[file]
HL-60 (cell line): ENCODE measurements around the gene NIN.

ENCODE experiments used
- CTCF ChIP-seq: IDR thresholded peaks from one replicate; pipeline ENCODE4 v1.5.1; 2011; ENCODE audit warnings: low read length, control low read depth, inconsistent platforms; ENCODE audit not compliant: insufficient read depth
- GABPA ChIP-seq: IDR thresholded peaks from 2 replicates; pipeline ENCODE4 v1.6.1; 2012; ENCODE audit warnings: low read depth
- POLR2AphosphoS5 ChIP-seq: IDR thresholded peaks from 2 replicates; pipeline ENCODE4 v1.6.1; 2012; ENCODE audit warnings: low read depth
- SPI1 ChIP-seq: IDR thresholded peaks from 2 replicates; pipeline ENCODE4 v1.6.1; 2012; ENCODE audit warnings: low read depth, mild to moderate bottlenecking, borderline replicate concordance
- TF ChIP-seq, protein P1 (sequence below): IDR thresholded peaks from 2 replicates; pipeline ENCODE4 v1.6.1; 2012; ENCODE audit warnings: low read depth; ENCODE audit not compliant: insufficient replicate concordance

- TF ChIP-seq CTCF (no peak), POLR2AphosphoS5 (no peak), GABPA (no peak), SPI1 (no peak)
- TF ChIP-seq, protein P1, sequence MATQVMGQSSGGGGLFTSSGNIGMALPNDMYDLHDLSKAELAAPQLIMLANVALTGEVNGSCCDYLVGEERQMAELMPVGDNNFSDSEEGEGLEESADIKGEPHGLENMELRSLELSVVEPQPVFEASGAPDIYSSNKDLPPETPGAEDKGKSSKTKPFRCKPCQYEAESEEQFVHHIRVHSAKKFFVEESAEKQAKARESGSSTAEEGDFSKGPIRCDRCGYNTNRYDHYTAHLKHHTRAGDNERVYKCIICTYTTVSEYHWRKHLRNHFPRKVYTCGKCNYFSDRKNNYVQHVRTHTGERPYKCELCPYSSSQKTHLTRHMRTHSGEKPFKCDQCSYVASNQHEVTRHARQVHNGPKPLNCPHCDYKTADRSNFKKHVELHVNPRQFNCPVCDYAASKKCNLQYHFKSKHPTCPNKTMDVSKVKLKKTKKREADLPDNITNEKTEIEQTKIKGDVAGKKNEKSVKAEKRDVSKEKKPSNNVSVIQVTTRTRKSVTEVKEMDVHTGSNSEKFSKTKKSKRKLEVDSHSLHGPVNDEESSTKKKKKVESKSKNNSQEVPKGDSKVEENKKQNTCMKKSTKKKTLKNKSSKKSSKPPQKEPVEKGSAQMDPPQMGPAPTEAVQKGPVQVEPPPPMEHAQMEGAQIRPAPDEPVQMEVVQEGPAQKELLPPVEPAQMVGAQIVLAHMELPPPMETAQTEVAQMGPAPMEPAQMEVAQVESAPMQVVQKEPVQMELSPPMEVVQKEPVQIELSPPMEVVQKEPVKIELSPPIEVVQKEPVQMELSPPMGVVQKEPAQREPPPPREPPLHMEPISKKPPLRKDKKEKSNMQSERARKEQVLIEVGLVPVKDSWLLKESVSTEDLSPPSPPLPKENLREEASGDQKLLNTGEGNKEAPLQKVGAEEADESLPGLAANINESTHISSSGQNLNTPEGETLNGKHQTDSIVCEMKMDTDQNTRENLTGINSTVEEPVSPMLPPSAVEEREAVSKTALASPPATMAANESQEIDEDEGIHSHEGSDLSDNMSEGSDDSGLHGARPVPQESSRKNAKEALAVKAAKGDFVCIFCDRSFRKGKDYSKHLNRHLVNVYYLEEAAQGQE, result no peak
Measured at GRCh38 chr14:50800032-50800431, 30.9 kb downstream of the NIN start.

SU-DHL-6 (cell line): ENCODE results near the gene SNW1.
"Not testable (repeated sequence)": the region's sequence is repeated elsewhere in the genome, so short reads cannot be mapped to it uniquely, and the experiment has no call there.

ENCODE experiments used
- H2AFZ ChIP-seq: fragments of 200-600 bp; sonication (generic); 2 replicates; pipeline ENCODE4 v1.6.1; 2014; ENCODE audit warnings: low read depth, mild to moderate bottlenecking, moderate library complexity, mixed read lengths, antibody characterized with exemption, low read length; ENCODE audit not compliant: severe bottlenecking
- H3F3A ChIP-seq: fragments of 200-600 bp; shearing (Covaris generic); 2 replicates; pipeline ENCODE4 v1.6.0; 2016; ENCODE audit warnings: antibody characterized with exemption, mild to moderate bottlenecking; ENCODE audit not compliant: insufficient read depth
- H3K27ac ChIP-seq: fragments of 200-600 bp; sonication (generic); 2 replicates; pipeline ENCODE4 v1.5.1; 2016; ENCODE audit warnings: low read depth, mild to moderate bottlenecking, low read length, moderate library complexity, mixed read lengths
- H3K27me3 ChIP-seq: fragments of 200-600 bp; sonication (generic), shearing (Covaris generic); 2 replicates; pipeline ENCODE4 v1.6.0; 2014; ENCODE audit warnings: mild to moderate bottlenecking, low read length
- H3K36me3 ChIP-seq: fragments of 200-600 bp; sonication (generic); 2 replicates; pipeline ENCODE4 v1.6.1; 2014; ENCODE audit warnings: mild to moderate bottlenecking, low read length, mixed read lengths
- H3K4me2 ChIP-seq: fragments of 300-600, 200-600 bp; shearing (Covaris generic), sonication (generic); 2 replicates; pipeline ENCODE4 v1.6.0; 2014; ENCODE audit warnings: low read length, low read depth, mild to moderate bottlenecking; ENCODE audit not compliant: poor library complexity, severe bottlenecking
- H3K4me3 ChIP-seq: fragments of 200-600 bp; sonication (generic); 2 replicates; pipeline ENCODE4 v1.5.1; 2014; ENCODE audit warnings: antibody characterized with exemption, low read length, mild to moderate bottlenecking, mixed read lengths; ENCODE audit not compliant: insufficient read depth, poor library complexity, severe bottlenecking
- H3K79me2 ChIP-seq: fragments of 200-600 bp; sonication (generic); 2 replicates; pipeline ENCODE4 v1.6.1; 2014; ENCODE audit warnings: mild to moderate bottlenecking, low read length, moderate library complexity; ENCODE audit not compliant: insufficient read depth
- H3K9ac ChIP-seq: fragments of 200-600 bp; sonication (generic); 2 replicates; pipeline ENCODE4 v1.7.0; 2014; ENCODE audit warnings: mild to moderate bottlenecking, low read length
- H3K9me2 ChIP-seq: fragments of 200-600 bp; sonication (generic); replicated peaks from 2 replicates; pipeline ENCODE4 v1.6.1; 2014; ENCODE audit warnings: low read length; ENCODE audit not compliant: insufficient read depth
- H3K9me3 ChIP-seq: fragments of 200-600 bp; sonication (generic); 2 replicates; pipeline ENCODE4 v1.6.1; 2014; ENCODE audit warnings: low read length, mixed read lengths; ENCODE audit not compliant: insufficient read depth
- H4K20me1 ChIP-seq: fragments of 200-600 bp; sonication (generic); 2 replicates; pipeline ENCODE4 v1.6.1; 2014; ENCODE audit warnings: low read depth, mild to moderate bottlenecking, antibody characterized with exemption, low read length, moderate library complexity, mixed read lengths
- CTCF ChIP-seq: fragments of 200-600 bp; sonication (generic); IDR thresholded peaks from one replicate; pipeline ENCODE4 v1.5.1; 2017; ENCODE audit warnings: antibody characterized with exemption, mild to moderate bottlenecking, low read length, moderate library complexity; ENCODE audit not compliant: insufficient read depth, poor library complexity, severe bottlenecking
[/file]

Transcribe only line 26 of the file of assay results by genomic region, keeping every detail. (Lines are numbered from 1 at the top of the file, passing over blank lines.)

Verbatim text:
- CTCF ChIP-seq: fragments of 200-600 bp; sonication (generic); IDR thresholded peaks from one replicate; pipeline ENCODE4 v1.5.1; 2017; ENCODE audit warnings: antibody characterized with exemption, mild to moderate bottlenecking, low read length, moderate library complexity; ENCODE audit not compliant: insufficient read depth, poor library complexity, severe bottlenecking